At long last, Stephen King’s magnun opus has hit the big screen! Is The Dark Tower a worthy addition to the epic tale, or have the people involved forgotten the faces of their fathers? Find out now!
The Dark Tower (2017)
Starring: Idris Elba, Matthew McConaughey, Tom Taylor
Directed By: Nikolaj Arcel
Stephen King’s The Dark Tower series means a lot to me. A large chunk of my time in college was spent devouring those books, and the tale of Roland and his “Ka-Tet” as they traveled Mid-World to get to the Dark Tower had an incredible hold on my imagination. While some may be Harry Potter fanatics or worship the works of Tolkien, The Dark Tower was the series that latched onto my brain and took me on an adventure I’d never been on before. Naturally, Hollywood has tried to bring the tale of Roland and The Man in Black to the big screen for a long time now. J.J. Abrams tried, and couldn’t crack it. Same for Ron Howard. But now Sony Pictures has seemingly done it, with relatively unknown director Nikolaj Arcel.
Unfortunately for everyone involved, they forgot the faces of their fathers.
For a movie adaptation of such a sprawling and epic work of fantasy, The Dark Tower is aggressively mediocre. It moves along at a brisk pace, for sure, but those 95 minutes feel twice as long. Scenes that should be connective tissue are missing, and in their place are only ones that either feature action or move the plot along. Dark Tower is like taking the first three books of the series, making up an ending, putting it through a young adult novelization filter, and then filming the result. It features two of the best working actors around, but it barely does anything with them, though Idris Elba tries his hardest with the material he’s given.
The Dark Tower, pitched as a sequel of sorts to the original seven book series (eight if you count Wind Through The Keyhole), finds The Man In Black, also known as Walter (played by Matthew McConaughey) attempting to destroy the titular tower. Serving as a safeguard against the forces of darkness for our world and a host of others, the Tower can only be toppled if children with psychic powers known as “The Shine” (the first of MANY Stephen King references in the movie) are harnessed and shot at the tower. Jake Chambers (Tom Taylor), a young boy who lives in New York City, has been dreaming of the tower, the Man in Black, and the Gunslinger (Idris Elba), and is soon drawn into their conflict when it’s revealed that his Shine is stronger than others.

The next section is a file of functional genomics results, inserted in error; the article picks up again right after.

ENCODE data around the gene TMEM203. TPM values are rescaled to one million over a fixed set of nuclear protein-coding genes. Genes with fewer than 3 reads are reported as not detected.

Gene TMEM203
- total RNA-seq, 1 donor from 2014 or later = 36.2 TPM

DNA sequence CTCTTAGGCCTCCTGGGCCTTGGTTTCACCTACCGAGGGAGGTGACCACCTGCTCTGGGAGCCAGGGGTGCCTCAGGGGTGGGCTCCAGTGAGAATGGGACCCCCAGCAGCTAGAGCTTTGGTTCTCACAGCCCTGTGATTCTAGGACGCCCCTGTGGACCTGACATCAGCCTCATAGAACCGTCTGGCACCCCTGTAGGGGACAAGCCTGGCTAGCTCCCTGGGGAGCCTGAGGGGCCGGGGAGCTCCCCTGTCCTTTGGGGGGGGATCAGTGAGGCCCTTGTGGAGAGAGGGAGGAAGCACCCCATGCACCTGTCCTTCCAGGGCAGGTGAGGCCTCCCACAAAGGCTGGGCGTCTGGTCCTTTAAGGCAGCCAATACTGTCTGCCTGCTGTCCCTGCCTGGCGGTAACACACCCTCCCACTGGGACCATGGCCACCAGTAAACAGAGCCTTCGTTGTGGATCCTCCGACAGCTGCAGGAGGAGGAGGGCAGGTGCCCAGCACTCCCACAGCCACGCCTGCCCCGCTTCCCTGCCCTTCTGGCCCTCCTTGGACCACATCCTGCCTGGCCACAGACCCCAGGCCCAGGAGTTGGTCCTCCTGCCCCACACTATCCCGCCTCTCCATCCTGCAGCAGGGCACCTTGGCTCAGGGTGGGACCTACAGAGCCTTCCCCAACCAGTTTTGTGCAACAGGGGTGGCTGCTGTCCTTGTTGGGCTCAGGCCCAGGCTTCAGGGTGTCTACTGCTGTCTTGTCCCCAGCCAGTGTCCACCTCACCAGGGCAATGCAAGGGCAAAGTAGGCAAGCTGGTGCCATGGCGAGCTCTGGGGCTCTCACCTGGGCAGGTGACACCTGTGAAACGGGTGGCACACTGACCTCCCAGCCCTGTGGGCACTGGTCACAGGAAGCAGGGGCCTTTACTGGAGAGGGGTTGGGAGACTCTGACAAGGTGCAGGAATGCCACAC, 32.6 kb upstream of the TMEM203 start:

Before I jump into the aspects that don’t work about this movie, I’ll mention one of the few things that kind of works: Idris Elba. Now let’s get one thing out of the way: Idris Elba is black. Roland Deschain has typically been depicted as white. Get over it.
Still with me? Good.
Idris Elba brings the weariness and badassery that’s a requirement for anyone playing Roland Deschain. He makes you believe in not only the crazy exposition that he has to deliver in the midway point of the film, but also that he can pull off the awesome gunplay when it comes time for him to pull the trigger. I’ll even admit to getting some goose bumps when he first recites the Gunslinger oath.
But even he can’t help this film when the time comes, and the director and screenwriters (and even Stephen King himself, who had veto power over a lot of the film) make a pretty major flaw with his character. While Roland is looking for some vengeance against the Man in Black in the novels, that’s not his sole driving force. Roland believes he’s the only person who can protect the Tower, and it becomes his sole mission to do so, and he makes some insane sacrifices in the series to get to his goal. It’s this obsession that ends up being the driving theme of the series, as Roland learns that he needs the allies that he meets and loses on his journey. Taking that aspect away from him for this film might seem like a weird thing to nitpick, but when you’re as invested in this series as I am, it says a lot about how the people adapting the story viewed it. Instead of giving Roland the nobility of protecting the Tower because of destiny, the creators involved simplified that into a simple revenge story that takes a lot away from the character and his relationship with The Man in Black.